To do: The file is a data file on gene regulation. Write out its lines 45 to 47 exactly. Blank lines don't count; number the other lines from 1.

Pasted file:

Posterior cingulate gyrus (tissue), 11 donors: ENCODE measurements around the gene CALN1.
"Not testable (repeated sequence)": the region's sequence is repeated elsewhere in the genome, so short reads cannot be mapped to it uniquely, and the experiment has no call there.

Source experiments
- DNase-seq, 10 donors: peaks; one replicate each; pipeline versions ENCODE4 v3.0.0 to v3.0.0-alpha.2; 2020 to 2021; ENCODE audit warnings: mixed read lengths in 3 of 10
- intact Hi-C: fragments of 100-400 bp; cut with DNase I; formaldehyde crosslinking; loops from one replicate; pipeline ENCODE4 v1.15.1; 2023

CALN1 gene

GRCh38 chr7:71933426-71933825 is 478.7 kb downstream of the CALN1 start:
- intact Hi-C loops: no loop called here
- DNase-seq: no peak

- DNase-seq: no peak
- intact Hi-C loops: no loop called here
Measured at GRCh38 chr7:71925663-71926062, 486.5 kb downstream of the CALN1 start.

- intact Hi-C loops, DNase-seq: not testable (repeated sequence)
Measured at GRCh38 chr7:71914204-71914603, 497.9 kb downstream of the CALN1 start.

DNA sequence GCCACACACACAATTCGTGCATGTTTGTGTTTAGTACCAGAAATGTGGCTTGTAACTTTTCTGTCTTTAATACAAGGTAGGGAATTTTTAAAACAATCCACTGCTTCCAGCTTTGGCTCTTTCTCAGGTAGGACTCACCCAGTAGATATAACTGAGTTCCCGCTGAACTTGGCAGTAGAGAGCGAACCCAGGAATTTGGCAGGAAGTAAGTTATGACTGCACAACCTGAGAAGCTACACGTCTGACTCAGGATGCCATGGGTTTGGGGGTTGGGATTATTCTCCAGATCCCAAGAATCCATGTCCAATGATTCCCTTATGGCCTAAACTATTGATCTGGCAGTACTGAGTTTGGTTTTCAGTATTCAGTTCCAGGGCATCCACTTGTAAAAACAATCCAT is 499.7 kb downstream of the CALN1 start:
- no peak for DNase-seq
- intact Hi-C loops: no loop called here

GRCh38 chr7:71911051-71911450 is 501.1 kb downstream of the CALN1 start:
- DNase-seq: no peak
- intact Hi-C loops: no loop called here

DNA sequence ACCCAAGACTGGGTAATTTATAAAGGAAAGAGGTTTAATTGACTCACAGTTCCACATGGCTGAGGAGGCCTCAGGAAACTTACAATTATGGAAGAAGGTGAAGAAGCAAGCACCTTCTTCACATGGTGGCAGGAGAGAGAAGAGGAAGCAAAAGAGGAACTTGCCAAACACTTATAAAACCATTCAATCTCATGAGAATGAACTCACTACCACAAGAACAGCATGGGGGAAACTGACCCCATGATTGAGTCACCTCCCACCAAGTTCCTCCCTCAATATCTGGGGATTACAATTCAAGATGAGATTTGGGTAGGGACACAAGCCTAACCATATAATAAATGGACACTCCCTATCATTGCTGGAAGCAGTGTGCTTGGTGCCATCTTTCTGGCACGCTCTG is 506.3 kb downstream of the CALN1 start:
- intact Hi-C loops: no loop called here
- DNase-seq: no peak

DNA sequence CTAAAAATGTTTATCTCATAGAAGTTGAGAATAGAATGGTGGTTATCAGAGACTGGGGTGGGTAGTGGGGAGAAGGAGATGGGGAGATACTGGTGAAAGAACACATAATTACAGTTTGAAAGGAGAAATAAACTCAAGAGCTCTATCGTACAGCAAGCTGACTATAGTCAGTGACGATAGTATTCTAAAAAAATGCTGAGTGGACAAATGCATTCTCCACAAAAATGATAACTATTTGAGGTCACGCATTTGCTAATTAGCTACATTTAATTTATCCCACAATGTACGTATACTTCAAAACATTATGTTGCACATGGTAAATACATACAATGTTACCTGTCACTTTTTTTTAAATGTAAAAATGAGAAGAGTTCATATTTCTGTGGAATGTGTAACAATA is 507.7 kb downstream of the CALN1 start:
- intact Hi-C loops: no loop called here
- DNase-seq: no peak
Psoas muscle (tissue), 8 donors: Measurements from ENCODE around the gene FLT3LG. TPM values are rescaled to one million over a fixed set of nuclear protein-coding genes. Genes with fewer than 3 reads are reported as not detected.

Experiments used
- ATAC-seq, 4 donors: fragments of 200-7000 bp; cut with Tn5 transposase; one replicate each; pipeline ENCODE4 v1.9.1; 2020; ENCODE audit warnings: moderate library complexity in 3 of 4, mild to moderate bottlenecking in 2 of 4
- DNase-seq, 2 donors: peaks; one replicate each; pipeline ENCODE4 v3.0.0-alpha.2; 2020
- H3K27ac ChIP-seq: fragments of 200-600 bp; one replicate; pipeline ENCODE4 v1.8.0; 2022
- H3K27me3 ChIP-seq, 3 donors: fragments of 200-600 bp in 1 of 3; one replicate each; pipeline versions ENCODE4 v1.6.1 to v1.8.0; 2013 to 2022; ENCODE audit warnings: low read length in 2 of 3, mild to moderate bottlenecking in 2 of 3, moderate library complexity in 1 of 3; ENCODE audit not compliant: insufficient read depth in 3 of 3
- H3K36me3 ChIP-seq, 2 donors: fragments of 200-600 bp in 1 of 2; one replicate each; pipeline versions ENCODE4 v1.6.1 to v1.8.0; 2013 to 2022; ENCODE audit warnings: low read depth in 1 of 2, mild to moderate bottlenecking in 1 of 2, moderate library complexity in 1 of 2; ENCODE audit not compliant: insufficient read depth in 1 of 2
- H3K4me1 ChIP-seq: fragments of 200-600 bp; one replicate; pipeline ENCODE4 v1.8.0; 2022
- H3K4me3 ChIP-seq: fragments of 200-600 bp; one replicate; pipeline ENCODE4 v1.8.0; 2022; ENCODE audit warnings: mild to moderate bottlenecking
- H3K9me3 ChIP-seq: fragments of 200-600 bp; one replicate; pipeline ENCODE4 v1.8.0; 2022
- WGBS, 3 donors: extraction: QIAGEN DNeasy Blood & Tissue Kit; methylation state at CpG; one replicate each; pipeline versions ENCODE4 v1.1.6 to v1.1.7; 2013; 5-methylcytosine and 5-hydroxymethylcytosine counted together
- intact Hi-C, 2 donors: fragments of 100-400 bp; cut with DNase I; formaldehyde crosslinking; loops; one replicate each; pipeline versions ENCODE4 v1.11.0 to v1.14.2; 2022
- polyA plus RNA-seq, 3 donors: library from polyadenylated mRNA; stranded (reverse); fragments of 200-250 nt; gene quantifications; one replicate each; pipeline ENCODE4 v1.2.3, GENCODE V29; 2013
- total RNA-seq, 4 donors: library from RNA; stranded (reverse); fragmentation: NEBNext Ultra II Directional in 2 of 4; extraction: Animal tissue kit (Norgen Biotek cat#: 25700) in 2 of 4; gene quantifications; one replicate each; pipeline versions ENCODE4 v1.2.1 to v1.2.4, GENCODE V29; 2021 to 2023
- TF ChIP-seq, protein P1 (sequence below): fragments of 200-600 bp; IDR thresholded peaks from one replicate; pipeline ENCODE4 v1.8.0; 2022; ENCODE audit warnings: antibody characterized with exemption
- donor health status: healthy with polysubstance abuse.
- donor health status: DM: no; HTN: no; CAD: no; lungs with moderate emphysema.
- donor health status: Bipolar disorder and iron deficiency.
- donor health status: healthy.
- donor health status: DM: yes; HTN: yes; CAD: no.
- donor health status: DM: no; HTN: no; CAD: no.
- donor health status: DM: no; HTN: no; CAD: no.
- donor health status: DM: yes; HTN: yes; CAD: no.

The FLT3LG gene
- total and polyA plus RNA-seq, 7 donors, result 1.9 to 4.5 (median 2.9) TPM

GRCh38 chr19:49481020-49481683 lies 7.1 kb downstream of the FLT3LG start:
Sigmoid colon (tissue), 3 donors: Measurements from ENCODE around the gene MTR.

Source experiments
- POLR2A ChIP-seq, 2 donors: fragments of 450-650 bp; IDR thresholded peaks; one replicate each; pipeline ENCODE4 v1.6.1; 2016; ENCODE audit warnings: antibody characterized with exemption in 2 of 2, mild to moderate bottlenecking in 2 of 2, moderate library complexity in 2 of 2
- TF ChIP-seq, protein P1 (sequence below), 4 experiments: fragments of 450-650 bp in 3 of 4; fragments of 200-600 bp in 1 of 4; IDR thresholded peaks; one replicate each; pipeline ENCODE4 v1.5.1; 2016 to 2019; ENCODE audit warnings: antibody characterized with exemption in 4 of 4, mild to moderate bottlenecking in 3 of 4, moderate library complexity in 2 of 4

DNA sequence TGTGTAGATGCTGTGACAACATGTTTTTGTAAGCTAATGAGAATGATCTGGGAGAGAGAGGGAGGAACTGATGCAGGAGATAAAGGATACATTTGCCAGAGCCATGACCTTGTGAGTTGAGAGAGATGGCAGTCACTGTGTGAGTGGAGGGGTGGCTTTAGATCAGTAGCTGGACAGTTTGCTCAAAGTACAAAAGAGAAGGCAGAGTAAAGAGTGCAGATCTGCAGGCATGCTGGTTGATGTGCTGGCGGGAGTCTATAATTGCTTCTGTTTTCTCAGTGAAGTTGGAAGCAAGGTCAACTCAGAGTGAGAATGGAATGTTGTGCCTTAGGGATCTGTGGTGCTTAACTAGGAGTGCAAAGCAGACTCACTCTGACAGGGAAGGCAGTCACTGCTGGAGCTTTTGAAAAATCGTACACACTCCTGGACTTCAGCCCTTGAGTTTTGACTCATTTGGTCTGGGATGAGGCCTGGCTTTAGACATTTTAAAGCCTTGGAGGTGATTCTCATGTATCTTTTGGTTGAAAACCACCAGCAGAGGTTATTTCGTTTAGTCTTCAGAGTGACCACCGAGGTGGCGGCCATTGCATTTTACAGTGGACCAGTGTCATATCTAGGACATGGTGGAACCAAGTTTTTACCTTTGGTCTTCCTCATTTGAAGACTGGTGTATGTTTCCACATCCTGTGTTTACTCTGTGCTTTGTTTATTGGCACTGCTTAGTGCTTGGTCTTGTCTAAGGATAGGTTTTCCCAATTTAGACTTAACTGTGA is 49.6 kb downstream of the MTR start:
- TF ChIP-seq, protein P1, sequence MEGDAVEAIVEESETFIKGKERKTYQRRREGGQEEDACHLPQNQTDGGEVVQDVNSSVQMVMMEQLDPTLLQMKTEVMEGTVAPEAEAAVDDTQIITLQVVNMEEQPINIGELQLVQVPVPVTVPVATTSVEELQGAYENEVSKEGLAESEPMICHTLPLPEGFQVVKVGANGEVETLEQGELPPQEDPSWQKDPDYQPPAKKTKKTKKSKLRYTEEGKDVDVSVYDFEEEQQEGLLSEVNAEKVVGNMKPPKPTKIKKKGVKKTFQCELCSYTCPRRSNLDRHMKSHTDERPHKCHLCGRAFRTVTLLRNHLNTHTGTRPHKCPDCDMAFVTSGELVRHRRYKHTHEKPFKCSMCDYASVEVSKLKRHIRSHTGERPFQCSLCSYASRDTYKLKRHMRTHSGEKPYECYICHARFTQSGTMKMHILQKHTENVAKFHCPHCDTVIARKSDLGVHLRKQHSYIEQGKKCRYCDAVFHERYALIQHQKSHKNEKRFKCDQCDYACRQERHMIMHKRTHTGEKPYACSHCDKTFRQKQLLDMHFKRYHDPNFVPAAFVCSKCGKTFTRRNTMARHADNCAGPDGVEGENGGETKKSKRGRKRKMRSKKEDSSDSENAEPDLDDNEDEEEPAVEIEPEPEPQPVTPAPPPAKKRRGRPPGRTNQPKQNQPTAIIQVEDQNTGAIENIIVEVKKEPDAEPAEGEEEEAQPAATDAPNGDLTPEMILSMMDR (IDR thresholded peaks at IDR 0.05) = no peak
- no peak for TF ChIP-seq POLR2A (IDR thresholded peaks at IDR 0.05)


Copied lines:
- donor health status: healthy.
- donor health status: DM: yes; HTN: yes; CAD: no.
- donor health status: DM: no; HTN: no; CAD: no.